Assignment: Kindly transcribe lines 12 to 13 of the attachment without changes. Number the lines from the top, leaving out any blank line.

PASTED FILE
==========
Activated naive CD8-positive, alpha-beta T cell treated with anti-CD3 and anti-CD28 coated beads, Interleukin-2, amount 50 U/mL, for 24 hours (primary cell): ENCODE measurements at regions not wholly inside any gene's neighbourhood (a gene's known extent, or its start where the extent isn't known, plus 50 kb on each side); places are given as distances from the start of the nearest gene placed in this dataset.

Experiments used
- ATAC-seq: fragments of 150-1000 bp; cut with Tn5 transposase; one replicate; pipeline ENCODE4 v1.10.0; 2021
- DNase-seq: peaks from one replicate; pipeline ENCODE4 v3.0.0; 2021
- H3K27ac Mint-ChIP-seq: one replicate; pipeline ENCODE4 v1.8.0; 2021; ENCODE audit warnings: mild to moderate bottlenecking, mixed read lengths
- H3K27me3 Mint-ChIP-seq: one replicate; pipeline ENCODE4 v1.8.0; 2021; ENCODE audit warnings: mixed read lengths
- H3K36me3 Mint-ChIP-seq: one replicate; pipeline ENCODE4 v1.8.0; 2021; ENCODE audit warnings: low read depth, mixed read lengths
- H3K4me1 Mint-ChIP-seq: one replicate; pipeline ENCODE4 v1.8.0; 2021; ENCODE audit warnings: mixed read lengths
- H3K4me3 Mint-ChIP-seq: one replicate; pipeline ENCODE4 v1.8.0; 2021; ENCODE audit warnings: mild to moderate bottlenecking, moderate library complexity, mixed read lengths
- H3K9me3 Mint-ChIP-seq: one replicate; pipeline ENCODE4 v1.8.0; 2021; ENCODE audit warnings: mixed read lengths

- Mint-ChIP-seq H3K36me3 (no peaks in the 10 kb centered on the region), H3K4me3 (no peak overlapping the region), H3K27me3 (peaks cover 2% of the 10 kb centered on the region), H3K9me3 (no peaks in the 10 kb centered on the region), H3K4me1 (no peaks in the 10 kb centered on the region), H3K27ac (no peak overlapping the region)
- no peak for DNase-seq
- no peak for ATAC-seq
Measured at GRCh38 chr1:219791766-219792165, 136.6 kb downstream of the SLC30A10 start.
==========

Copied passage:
- no peak for DNase-seq
- no peak for ATAC-seq